Sunday, October 26, 2014

New(ish) Release: Godzilla (2014)

Director: Gareth Edwards

Pretty fun giant monster movie, though probably not one that would win over any newcomers to the genre.

This newest take on the classic kaiju, or "big monster," prototype is a solid one. It incorporates many of the elements of the original tale, while giving it a narrative and aesthetic update. Working under the idea that such massive creatures as the gargantuan saurian had lived and thrived tens of millions of years ago, the movie depicts their resurrection through human misuse of nuclear weaponry. The film doesn't get too terribly technical about the science part of this science fiction, nor should it. That's not what we're paying for.

What we are paying for is what the film gives you, though you have to be patient, and I was completely alright with this. It has often amazed me how few writers and directors realize the efficacy of the "slow reveal" approach in monster movies. Even after such great "monster" films as Jaws, Predator, Alien, and a handful of others, too few filmmakers give their audience credit enough to make a few demands of them, even if the film doesn't show its entire hand within the first 15, 30, or even 60 minutes of a movie. Godzilla has the confidence in itself that it doesn't need to show the beast in full force for most of the movie, which makes the last third of the film much more powerful.

If you are at all curious about the story of the movie, there's no real need to worry much. It's nothing that will insult your intelligence, even if it's not exactly the most creative of science fiction. Again, though, one doesn't turn to a kaiju film for thought-provoking, speculative science fiction. One turns to these movies to see awesomely huge creatures stomping through large cities and slugging it out with each other. This 2014 version of Godzilla completely delivers on this, though the aforementioned patience needs to be exercised. Once it all begins, though, it's a blast. It helps tremendously that the cinematography and effects are so well done that the viewer gets all the sense of scope and scale that is required. I can recall at least three excellent sequences, but I'd rather not detail them and spoil the surprise for anyone wishing to see the movie for the first time.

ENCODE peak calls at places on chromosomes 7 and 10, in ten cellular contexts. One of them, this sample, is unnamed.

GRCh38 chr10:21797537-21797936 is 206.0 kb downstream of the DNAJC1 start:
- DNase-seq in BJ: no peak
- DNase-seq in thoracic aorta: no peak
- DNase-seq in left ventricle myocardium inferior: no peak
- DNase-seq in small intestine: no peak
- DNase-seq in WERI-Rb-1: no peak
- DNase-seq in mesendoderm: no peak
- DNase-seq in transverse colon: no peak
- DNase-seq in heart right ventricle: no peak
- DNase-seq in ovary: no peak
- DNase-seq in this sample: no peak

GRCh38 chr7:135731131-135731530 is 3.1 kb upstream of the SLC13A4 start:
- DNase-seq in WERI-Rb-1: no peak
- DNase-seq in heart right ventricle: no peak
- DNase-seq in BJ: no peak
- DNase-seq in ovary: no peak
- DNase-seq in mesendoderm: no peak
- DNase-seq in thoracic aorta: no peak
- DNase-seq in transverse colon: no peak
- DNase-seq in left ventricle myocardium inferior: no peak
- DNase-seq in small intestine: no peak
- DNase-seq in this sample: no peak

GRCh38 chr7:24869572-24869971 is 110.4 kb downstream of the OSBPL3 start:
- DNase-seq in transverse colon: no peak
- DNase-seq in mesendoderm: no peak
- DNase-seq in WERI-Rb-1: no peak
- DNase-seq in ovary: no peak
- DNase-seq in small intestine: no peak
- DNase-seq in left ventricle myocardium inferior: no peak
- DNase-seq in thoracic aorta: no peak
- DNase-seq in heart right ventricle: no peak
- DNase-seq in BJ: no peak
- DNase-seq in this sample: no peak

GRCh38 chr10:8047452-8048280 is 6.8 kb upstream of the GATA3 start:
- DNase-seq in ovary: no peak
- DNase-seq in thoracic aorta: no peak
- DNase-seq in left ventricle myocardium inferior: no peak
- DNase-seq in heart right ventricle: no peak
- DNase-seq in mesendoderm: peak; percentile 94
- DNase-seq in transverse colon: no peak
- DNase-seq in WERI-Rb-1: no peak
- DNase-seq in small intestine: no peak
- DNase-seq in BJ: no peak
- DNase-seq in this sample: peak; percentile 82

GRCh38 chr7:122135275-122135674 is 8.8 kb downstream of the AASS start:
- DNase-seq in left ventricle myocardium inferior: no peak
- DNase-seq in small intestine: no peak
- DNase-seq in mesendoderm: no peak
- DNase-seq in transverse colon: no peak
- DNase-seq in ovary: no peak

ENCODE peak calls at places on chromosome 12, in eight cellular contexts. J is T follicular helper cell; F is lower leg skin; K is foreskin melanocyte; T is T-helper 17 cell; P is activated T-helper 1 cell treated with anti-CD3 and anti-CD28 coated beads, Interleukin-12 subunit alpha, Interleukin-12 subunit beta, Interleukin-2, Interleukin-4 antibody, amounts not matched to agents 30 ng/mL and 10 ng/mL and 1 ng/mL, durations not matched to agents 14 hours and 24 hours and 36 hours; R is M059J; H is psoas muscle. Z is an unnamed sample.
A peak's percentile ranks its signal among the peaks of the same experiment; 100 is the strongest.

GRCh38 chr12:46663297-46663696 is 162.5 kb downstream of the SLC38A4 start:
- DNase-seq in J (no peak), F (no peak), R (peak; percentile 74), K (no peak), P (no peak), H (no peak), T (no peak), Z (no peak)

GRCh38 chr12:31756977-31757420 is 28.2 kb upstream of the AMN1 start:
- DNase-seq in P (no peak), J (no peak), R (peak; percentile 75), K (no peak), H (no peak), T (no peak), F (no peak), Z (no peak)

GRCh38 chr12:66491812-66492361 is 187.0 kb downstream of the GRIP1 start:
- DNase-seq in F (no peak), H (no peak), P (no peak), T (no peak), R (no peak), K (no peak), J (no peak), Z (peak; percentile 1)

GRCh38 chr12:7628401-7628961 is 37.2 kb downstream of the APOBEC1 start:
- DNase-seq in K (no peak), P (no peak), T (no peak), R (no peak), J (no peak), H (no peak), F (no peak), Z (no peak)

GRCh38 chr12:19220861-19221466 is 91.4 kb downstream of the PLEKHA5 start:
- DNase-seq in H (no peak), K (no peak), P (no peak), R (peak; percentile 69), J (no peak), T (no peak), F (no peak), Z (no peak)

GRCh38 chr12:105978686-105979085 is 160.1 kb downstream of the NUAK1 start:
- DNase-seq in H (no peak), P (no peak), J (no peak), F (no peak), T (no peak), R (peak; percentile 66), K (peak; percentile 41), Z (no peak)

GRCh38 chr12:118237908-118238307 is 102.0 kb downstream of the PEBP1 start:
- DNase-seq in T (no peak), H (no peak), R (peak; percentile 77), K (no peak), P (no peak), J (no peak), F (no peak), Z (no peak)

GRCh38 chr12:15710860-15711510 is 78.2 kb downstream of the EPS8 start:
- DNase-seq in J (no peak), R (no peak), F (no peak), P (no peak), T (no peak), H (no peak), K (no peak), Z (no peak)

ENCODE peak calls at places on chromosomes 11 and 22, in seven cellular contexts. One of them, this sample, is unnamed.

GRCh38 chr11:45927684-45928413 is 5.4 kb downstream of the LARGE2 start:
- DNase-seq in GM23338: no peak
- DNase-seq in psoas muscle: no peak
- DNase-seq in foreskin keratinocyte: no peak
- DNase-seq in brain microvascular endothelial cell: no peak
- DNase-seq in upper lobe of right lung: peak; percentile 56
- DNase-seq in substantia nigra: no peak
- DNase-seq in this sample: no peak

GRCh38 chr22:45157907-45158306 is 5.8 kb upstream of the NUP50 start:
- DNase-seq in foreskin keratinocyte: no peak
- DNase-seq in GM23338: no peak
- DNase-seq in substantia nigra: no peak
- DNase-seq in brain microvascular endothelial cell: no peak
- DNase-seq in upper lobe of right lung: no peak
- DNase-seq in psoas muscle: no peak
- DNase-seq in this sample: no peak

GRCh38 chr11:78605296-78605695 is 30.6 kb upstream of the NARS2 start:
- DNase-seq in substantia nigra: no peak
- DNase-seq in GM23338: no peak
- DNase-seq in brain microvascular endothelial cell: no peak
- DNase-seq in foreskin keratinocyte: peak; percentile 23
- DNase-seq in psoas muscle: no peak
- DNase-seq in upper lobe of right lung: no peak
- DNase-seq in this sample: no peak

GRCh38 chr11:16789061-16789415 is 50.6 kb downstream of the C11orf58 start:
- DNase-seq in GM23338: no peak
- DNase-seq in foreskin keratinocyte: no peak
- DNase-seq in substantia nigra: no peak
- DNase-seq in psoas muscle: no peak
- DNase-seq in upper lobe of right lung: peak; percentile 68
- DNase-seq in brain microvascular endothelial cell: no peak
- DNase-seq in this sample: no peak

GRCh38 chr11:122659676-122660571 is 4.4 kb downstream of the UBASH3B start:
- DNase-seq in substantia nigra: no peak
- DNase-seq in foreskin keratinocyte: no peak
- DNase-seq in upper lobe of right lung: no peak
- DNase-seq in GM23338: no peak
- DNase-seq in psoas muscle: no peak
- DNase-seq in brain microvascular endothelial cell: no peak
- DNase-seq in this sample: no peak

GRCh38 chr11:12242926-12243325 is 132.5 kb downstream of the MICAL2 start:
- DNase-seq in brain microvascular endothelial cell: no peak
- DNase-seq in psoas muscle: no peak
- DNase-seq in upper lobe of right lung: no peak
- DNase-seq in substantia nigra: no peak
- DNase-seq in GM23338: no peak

There are a few of these very well-constructed, H.R. Geiger-esque
sets. Unfortunately for me, they are hard to appreciate on a
smaller TV screen, despite the sharpness of blu-ray.
My great regret about watching this movie was that I didn't see it on the big screen. I did watch it on blu-ray, on my 45" TV, which has a nice picture, but it just didn't do the movie complete justice. Many key scenes take place at night or in dark caves, and it was difficult to make out the details of some scenes. And of course, the sheer size of the monsters is lost on a smaller screen.

If you've never had any interest in giant monster movies, this one won't make you a believer. I'm not a tremendous fan of the genre, but my casual interest is such that I enjoyed this one, just as I enjoyed Pacific Rim well enough. These two recent kaiju flicks make for a strong, modern double feature.